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Serotonin receptors and transporters — roles in normal and abnormal gastrointestinal motility
      11/08/04 04:38 PM

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Alimentary Pharmacology and Therapeutics

Edited by:
R.E. Pounder and W.L. Peterson

ISI Journal Citation Reports® Ranking: 2003: 8/47 (Gastroenterology & Hepatology); 32/184 (Pharmacology & Pharmacy)
Impact Factor: 3.529


Volume 20: Supplement 7

Review article: serotonin receptors and transporters — roles in normal and abnormal gastrointestinal motility

M. D. Gershon


The gut is the only organ that can display reflexes and integrative neuronal activity even when isolated from the central nervous system. This activity can be triggered by luminal stimuli that are detected by nerves via epithelial intermediation.

Epithelial enterochromaffin cells act as sensory transducers that activate the mucosal processes of both intrinsic and extrinsic primary afferent neurones through their release of 5-hydroxytryptamine (5-HT). Intrinsic primary afferent neurones are present in both the submucosal and myenteric plexuses. Peristaltic and secretory reflexes are initiated by submucosal intrinsic primary afferent neurones, which are stimulated by 5-HT acting at 5-HT1P receptors.

5-HT acting at 5-HT4 receptors enhances the release of transmitters from their terminals and from other terminals in prokinetic reflex pathways. Signalling to the central nervous system is predominantly 5-HT3 mediated, although serotonergic transmission within the enteric nervous system and the activation of myenteric intrinsic primary afferent neurones are also 5-HT3 mediated. The differential distribution of 5-HT receptor subtypes makes it possible to use 5-HT3 antagonists and 5-HT4 agonists to treat intestinal discomfort and motility.

5-HT3 antagonists alleviate the nausea and vomiting associated with cancer chemotherapy and the discomfort from the bowel in irritable bowel syndrome; however, because 5-HT-mediated fast neurotransmission within the enteric nervous system and the stimulation of mucosal processes of myenteric intrinsic primary afferent neurones are 5-HT3 mediated, 5-HT3 antagonists tend to be constipating and should be used only when pre-existing constipation is not a significant component of the problem to be treated.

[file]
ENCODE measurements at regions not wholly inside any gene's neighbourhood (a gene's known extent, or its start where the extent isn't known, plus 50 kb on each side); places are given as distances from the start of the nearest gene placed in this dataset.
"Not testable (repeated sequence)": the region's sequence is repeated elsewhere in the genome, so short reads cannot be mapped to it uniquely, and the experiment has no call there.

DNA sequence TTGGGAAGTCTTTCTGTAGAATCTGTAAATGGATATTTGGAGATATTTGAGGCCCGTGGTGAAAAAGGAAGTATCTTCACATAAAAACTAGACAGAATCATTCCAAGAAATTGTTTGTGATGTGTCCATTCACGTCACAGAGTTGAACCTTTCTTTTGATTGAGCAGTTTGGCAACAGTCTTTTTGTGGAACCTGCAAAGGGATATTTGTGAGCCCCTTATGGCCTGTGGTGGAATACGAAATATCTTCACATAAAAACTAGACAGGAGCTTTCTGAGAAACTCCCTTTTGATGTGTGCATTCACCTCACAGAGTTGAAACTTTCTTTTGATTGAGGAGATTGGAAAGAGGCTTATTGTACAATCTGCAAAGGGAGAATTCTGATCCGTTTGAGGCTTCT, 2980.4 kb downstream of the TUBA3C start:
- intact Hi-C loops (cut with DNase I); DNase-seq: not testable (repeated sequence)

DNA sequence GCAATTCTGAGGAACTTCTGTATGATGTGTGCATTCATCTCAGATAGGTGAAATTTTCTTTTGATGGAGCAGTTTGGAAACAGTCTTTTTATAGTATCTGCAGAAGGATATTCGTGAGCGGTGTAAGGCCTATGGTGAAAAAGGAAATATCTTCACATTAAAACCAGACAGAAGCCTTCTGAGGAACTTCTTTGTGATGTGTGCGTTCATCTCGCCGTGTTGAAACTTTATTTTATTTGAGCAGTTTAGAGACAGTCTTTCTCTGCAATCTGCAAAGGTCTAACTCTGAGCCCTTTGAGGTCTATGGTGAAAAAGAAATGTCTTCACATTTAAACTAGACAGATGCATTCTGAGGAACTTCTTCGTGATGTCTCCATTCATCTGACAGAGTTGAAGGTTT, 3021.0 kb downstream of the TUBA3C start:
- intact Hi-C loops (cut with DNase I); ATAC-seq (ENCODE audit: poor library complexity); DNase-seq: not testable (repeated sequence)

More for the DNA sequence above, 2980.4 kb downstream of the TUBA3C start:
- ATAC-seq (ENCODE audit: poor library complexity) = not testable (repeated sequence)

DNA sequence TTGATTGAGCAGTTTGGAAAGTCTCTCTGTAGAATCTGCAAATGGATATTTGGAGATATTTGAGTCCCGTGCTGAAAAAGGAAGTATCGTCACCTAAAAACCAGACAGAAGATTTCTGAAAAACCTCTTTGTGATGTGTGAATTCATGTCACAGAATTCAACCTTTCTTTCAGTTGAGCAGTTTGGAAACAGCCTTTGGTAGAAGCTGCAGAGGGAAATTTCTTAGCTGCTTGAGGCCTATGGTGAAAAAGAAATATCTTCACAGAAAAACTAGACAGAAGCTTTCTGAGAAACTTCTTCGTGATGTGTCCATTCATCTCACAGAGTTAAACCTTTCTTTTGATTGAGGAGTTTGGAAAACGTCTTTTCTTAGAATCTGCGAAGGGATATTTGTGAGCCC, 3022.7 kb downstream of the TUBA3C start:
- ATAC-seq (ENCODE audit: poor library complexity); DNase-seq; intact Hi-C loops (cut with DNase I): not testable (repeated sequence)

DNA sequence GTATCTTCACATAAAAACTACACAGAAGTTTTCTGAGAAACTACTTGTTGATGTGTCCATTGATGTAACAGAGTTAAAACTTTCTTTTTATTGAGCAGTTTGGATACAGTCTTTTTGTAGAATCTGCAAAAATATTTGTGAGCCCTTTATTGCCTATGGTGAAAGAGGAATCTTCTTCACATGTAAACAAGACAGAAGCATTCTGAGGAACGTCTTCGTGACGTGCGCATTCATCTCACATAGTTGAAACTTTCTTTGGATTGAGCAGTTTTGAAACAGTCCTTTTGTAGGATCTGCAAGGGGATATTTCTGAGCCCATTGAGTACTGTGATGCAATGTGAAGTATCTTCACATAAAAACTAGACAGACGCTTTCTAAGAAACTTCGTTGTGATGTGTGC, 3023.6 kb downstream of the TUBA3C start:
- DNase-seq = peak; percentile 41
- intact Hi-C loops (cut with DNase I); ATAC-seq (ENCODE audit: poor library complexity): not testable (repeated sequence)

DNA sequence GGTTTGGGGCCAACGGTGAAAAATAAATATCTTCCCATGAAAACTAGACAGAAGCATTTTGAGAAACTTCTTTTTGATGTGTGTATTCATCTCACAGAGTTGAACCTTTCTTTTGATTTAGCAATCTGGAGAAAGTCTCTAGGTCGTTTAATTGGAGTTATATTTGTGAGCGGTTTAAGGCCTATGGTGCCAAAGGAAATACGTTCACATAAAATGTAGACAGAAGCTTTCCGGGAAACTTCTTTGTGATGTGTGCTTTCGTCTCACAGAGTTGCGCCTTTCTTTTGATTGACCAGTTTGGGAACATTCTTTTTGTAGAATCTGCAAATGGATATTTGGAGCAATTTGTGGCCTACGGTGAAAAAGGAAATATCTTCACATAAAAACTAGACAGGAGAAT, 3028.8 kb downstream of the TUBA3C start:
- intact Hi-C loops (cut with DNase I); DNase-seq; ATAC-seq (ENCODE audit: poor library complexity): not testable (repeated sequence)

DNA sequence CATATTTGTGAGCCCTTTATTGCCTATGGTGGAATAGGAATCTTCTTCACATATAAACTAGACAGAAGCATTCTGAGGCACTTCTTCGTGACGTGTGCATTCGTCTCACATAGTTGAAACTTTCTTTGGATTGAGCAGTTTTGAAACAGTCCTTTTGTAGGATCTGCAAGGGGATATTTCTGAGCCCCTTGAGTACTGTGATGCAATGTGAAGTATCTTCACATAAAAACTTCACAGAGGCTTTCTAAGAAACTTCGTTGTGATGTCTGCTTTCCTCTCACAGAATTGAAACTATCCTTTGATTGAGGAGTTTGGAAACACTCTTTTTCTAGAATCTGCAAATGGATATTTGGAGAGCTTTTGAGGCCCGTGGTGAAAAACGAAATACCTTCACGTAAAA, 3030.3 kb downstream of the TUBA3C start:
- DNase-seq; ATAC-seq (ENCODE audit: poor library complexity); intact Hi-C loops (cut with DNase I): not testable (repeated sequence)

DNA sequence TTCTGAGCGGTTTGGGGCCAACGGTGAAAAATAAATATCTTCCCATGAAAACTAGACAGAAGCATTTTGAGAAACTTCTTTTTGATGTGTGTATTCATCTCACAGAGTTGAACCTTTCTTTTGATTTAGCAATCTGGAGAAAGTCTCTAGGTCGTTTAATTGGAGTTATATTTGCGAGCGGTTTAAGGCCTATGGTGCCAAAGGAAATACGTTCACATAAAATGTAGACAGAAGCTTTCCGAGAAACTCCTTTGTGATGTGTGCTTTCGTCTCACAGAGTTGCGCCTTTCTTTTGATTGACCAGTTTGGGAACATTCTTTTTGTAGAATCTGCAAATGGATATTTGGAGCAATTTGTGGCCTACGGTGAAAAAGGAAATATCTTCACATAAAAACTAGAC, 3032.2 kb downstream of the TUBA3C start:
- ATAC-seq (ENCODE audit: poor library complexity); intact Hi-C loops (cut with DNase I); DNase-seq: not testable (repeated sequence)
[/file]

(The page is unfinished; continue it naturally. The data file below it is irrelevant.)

In contrast, 5-HT4 agonists, such as tegaserod, are safe and effective in the treatment of irritable bowel syndrome with constipation and chronic constipation. They do not stimulate nociceptive extrinsic nerves nor initiate peristaltic and secretory reflexes. Instead, they rely on natural stimuli to activate reflexes, which they strengthen by enhancing the release of transmitters in prokinetic pathways.

Finally, when all the signalling by 5-HT is over, its action is terminated by uptake into enterocytes or neurones, which is mediated by the serotonin reuptake transporter. In inflammation, serotonergic signalling is specifically diminished in the mucosa.

Transcripts encoding tryptophan hydroxylase-1 and serotonin reuptake transporter are both markedly decreased. Successive potentiation of 5-HT and/or desensitization of its receptor could account for the symptoms seen in diarrhoea-predominant and constipation-predominant irritable bowel syndrome, respectively.

Symptoms associated with the down-regulation of the serotonin reuptake transporter in the human mucosa in irritable bowel syndrome are similar to the symptoms associated with the knockout of the serotonin reuptake transporter in mice. The observation that molecular defects occur in the human gut in irritable bowel syndrome strengthens the hand of those seeking to legitimize the disease. At least it is not 'all in your head'. The bowel contributes.

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